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 While NYC Talks Policy,
 Paris Basks on the Seine
                  nly a few years back,
                  Paris, like New York, was
                  a city overtaken by private
                  cars. It was also fast losing its
                  luster to bicycle and pedes-
 trian-friendly European cities such as Copen-
 hagen and Amsterdam, Berlin and Prague.
 Czech-French novelist Milan Kundera found
 in Paris the inspiration to write Immortality, a
 novel featuring two friends who sneak out at
 night to slash car tires.
    Then, in 2001, with the election of Mayor
 Bertrand Delanoë, Paris changed direction.
 Delanoë campaigned on the promise to “fight,
 with all the means at my disposal, against the
 harmful, ever-increasing and unacceptable              Paris-Plage	is	more	
 hegemony of the automobile.” He meant what             than	an	emblem	for	
 he said and proved it by appointing Denis              livable	streets,	it	
 Baupin, a resolute Green Party councilman,             touches	the	lives	
 as Deputy-Mayor for Transportation.                    of	Parisians	on	a	
    Over the next six years, under their watch,         personal	level.
 the streets of the city have been overhauled.

 The first three lines of a brand new Bus
 Rapid Transit system and one line of tram
 have opened. The bicycle network doubled in          relentless determination in the face of stiff     tions have become the great new icons of the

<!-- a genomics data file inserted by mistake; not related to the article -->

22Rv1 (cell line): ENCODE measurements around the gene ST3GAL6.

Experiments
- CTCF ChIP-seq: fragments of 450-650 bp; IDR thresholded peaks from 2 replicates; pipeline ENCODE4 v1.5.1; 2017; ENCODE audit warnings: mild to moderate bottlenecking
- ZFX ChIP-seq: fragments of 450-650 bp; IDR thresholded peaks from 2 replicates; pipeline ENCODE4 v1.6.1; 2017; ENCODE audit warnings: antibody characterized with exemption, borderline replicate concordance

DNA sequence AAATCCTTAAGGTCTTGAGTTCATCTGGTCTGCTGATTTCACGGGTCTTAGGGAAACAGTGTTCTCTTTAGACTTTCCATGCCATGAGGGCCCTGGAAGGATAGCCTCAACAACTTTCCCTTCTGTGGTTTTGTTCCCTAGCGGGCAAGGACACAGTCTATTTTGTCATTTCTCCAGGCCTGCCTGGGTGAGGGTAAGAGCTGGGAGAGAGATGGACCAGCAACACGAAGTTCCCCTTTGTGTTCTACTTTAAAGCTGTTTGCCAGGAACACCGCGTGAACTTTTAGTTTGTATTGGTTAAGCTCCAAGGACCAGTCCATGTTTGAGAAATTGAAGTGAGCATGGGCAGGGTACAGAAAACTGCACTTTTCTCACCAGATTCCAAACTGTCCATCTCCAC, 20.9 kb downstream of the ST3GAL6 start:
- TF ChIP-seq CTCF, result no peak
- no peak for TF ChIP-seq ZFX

length with some 150 new miles built, for the        opposition. But most importantly, it took the     good life in Paris. Both make great places to
 most part protected from car traffic.                talent of Delanoë, a pragmatic Socialist with     seek contact with (and amongst) the locals;
    Major thoroughfares have been rebuilt. On         a flare for publicity. Delanoë successfully       the city echoes with the love stories that
 the Boulevard de Magenta, an equivalent to           staged the drama of reclaiming the public         began there. The successful transformation
 New York’s deadly Queens Boulevard, hap-             sphere from the auto-dominated city. He suc-      of the transportation system has clearly been
 less pedestrians used to be run down and             ceeded in making people dream of convert-         enabled by the concrete and visible projects of
 speeding traffic blighted the adjacent proper-       ing their nasty roads into public spaces where    the new public realm, and the renewed public
 ties. Under the new administration, Magenta,         human interaction and spectacle live.             urban culture they support.
 and several other major roads were completely           As a symbol of the changes to come, in the        New York, meanwhile, has been trying
 redesigned as state of the art complete streets.     summer of 2002, Delanoë closed the Georges        hard to emulate congestion pricing à la Sin-